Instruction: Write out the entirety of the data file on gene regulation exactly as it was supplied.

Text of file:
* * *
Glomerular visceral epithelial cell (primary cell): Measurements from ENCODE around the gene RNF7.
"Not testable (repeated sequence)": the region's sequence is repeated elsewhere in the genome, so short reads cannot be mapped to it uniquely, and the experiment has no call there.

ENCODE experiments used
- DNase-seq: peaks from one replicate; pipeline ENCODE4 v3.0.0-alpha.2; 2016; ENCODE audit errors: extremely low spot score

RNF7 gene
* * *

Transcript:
Glomerular visceral epithelial cell (primary cell): Measurements from ENCODE around the gene RNF7.
"Not testable (repeated sequence)": the region's sequence is repeated elsewhere in the genome, so short reads cannot be mapped to it uniquely, and the experiment has no call there.

ENCODE experiments used
- DNase-seq: peaks from one replicate; pipeline ENCODE4 v3.0.0-alpha.2; 2016; ENCODE audit errors: extremely low spot score

RNF7 gene